9. tms says:

    Judith, I agree with you: Being trained in this field, I often feel like I can understand almost everything. Maybe understanding something somehow “mellows” our stance, even in the face of atrocities. Hence we might not always want to understand…
    I think I do not even want to forgive everything I do understand.
    On the other hand, there might be forgiving without understanding, possibly a true “acte gratuit” (and now, with André Gide, I am back to French).

    • Touch2Touch says:

      Tobias, what you say about understanding resonates with me. It’s true, I do not always want to understand — perhaps because I am refusing already forgiveness. Do see Fran’s comment and my response for going further with this. It was especially in regard to atrocities that I first wondered about who had the right to forgive.
      I’m sure there is such a thing as forgiving without understanding, in fact, that may be the majority of cases of true forgiveness. Was it André Gide who was credited with saying on his deathbed that God would forgive him, “C’est son métier.” The “acte gratuit” is possible for God, and perhaps for some few among us, by grace or whatever you wish to call it. For most of us, perhaps not. (It may not have been Gide, but the story is well known.)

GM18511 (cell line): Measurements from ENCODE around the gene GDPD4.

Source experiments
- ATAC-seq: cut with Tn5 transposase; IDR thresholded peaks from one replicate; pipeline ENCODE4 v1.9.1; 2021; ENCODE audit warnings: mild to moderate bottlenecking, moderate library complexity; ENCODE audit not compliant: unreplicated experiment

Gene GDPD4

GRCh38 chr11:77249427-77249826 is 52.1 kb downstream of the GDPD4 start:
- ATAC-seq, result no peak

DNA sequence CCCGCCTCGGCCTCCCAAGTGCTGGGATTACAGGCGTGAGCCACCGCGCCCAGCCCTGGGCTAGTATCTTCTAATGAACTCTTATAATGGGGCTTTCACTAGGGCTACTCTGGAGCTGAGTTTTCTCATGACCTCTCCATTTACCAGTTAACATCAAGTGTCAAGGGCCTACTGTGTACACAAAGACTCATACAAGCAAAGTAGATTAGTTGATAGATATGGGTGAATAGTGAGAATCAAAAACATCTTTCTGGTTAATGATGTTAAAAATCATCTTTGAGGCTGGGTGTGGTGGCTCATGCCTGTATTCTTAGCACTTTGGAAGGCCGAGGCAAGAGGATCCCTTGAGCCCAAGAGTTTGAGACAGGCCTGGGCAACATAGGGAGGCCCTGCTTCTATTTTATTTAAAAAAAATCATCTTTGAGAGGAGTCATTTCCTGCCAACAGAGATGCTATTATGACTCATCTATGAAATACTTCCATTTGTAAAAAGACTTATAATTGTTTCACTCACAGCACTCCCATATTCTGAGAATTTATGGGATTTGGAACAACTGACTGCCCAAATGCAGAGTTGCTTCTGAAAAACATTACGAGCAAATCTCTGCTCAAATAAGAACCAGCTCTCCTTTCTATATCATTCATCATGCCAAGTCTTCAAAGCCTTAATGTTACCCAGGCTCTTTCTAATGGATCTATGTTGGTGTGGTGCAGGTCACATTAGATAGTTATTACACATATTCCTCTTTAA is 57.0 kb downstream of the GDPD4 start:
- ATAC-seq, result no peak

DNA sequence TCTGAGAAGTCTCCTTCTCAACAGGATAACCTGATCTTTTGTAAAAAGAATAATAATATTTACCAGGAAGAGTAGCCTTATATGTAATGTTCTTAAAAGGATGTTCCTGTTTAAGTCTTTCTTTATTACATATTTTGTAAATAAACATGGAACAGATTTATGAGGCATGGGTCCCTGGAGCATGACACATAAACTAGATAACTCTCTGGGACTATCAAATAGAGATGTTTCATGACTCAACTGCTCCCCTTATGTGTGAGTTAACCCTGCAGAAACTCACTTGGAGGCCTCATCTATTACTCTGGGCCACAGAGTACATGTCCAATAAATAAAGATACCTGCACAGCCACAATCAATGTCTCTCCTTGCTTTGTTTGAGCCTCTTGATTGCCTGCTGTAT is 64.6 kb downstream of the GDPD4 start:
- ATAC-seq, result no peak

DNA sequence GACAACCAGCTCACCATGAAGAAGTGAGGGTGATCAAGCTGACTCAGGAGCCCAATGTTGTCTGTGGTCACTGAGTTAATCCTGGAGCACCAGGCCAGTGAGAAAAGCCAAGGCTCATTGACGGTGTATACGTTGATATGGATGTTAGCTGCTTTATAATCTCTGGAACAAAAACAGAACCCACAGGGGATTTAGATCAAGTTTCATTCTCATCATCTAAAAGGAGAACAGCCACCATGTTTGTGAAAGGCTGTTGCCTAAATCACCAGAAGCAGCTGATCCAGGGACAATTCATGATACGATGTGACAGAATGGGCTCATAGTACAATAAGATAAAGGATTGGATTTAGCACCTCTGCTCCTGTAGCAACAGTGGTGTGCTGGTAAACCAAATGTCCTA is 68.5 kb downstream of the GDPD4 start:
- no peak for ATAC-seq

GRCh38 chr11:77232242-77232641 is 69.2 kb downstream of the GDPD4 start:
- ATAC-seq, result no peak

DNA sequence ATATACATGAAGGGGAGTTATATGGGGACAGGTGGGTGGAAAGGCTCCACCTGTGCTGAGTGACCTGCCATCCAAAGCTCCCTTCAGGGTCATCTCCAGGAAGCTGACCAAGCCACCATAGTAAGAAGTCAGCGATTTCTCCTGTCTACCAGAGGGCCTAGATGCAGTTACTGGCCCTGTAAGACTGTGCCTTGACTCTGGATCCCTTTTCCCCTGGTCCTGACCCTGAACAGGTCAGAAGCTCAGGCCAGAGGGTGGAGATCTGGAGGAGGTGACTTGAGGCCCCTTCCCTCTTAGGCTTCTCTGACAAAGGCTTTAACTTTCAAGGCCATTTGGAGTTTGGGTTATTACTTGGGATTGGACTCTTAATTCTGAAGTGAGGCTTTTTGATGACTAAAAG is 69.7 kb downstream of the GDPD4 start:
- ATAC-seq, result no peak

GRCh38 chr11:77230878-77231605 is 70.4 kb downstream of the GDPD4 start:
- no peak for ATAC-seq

10. To forget everything is to understand everything I think makes more sense. As long as you’ve forgotten that you’ve forgotten, that is.

  11. Jen Payne says:

    I suspect there may be an issue of semantics here. “To understand” means more than “to know.” If you simply “know” the motivation behind an unacceptable act, then no – forgiveness does not naturally follow. But if you “understand” – dictionary definition includes “perceive the intention” and “be sympathetically aware of” – does that then imply a different level of integration? If one is sympathetic, can one then more easily forgive?

    • Touch2Touch says:

      Good question.
      At first I lean to, Well, yes —
      But then I’m more inclined to the Zen response, Perhaps.
      Because I can imagine a case where I could actually see something with real understanding, truly from someone else’s point of view — and then still not be willing to forgive. Maybe “willingness” is an important concept needing to be considered.

      • I feel that my intention to forgive is the essential starting point. It doesn’t mean forgetting or even forgiving all right away. It is a slow process and a daily, even hourly, discipline.

        • Touch2Touch says:

          Absolutely. A work of great effort, surely.

          • suitablefish says: